A F2F course of the EO AFRICA R&D Facility will take place in Kigali, Rwanda, in close collaboration with the African Association of Remote Sensing of the Environment (AARSE) 2022.
The course will provide participants with the necessary theoretical and practical knowledge for getting started on monitoring agroecosystems (croplands + rangelands) with satellite EO data. It will introduce the general concept of EO-based vegetation/drought monitoring, the distinct types of potentially useful EO data, relevant sensors, and derived data products, as well as different analysis techniques that can be employed to derive information from the satellite observations. The key dataset used for benchmark mapping and for change and performance monitoring as can be influenced by droughts, will be the 20 years low-resolution NDVI-images from Copernicus (CGLS). Methods will apply to agricultural areas, rangelands, and natural areas alike. An actual application for drought-insurance, that focuses on detecting the occurrence of extreme low NDVI-values, will be presented. Various techniques will be practiced by using Jupyter notebooks. In addition, participants will have the opportunity to apply knowledge gained on monitoring agroecosystems by completing two hands-on (1-day) practical exercises; one focused on estimating carrying capacity in rangelands and the second one on crop yield anomaly detection in the Cornbelt of Kenya.
It’s a 5-day course (6h per day), covering:
- Types of droughts – Droughts from a historical perspective.
- Time and Space – Setting the Scene.
- HyperTemporal-Mapping of Ecological Systems.
- Experiences gained when mapping the Masai Mara rangelands.
- Intros on “drought detection to support crop insurance models”.
- Logic behind the NDVI-based Micro-Insurance Scheme to address the peril “Drought”.
- Jupyter Notebook exercises.
- Integration of Copernicus dry matter productivity and land cover products to arrive at available forage, livestock requirements, and carrying capacity.
- Analysis of interannual changes in biophysical indicators and their standardized anomalies in relation to district-level crop yield estimates.
Upon completion of this course, the participant will:
- Recognise the different types of drought, contrast the differences between types of drought, and describe how EO information can be used to characterize droughts.
- List sources plus specifics of Hyper-Temporal (HT) NDVI-imagery, describe required pre-processing steps, explain and defend: (i) why HT NDVI-data are functional to map at country level “What is Where and to define When it is There”, and (ii) how we capture “Climatology aspects” (long-term averages) of “Crop Production Systems Zones” (CPSZs).
- Implode an NDVI data-cube to the required “information”, that is, create a map that specifies: (i) what is where (for monitoring changes; inter-annually), (ii) when is it there (intra-annually), (iii) what is its extent and density, and (iv) what is its temporal annual behaviour.
- Evaluate available forage and livestock requirements (carrying capacity) on a pixel basis using Copernicus products and other geospatial datasets.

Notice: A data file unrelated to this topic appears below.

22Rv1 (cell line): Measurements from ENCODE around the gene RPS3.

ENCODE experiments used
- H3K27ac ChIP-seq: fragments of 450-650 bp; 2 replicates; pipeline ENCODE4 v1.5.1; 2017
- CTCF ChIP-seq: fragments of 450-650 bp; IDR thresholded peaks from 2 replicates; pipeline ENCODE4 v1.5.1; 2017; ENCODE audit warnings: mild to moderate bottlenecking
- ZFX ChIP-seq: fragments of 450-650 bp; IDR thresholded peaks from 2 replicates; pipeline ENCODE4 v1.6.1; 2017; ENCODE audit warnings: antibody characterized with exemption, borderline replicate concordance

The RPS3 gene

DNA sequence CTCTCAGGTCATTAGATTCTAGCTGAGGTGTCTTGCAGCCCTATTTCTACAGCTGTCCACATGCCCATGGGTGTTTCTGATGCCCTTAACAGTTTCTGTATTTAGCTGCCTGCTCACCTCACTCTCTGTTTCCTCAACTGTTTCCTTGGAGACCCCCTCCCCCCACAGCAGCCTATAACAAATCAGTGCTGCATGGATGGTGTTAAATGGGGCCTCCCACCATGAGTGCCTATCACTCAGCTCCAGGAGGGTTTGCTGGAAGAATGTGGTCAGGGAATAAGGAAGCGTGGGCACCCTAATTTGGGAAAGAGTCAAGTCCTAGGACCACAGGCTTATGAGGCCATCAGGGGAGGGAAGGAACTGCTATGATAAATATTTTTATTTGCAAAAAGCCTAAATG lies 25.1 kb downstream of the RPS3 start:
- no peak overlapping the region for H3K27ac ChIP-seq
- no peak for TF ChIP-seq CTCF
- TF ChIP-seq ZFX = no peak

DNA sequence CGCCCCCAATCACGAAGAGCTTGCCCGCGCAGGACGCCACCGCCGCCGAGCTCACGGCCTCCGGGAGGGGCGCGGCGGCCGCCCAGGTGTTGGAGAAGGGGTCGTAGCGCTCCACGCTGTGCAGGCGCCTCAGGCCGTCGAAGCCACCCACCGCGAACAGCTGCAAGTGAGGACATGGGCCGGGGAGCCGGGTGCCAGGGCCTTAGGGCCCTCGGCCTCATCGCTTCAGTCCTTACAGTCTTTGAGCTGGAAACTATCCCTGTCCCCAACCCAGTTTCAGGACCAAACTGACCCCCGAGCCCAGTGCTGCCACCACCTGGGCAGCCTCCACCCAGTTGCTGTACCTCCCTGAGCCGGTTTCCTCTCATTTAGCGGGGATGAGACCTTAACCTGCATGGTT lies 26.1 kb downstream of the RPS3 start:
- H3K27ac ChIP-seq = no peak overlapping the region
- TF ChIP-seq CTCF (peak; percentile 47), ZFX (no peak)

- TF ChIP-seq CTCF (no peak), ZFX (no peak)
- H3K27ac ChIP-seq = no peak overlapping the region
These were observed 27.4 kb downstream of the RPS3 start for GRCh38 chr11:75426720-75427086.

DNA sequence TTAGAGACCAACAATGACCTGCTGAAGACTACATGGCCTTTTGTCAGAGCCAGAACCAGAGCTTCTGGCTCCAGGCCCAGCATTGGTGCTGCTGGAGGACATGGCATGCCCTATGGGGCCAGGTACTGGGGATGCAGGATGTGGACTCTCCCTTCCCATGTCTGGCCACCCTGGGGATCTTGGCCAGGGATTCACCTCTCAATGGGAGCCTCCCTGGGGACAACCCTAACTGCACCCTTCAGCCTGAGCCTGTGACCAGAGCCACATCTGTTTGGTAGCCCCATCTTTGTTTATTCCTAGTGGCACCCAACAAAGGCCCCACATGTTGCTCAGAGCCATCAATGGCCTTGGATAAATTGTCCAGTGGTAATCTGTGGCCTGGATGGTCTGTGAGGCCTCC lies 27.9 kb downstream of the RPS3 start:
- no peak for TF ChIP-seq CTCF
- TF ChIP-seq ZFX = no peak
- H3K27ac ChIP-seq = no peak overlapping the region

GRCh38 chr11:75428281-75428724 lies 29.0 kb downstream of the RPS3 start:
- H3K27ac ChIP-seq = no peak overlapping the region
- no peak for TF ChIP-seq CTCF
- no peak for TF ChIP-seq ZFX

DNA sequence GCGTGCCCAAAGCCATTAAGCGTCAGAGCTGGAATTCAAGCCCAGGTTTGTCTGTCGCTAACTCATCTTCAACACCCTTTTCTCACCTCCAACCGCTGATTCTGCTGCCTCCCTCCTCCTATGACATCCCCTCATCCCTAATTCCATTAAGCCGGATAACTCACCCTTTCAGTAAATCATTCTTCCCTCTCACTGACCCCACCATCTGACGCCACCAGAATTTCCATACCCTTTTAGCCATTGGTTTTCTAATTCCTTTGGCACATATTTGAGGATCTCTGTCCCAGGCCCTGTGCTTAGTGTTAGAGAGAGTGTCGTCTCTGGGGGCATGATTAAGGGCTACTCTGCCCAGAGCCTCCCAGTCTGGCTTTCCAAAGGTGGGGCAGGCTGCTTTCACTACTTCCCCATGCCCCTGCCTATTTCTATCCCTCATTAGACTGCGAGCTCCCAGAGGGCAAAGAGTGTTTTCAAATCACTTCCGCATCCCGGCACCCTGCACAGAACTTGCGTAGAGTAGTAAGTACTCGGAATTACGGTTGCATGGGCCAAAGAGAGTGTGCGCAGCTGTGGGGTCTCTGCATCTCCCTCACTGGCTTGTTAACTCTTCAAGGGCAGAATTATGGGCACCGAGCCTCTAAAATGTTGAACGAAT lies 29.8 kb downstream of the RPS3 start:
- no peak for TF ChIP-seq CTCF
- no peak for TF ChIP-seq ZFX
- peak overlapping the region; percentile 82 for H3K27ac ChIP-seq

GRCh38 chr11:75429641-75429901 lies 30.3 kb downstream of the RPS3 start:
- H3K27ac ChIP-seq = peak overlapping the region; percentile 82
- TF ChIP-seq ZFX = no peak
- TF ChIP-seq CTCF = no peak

- Identify a drought and other crop yield anomalies and assess their impact on agricultural production.
ABOUT THE COURSE
CAN I APPLY?
Who can participate?
Space is limited to max. 25 Participants. Participants will be selected on the basis of their academic background, work experience and motivation to participate. If you are selected you will receive a confirmation e-mail with further information by September 29, 2022.
Participants should reside in one of the African countries, should have an academic background related to Geoinformation/Earth Observation Science in combination with knowledge on Water Resources Management, Irrigation, Agriculture, or similar. Young researchers in this field are encouraged to apply!
On day 1, participants will be presented with webinars on the time and space aspects of monitoring with remote sensing and drought monitoring. This will be followed by a practical on generating normalized difference vegetation index (NDVI) data cubes. Day 2 and 3 are dedicated to rangeland mapping and weather-based index crop insurance payout triggers using the NDVI data cubes. In day 4, participants will calculate carrying capacity with rangeland maps and other remote sensing data. In day 5, participants will relate NDVI and other biophysical indices to corn yield anomalies.
- Morning session: 9:30 – 12:00, 2.5 hours
- Lunch break: 12:00 – 13:00
- Afternoon session: 13:00 – 16:30, 3.5 hours
Certificate of completion
All participants who will complete the course and present their individual case study will receive a Certificate of completion issued by the EO Africa R&D Facility.
Participants are requested to bring their own (updated) laptop.
It is strongly advised that the participants follow the first 2 On-line courses of the EO AFRICA R&D Space Academy ("Cloud Computing and Algorithms for EO Analyses" and "Principles of and advances in Earth Observation"). The courses are currently closed but participants will get access upon acceptance for this Face to Face course.
Attendance to the training course is free of charge.
Participants will need to arrange and pay their own travel, subsistence and accommodation. Lunch will be provided during the workshop. The Facility can sponsor up to EUR 200 to cover such expenses. Should you want to apply for this funding, please indicate it in the application form.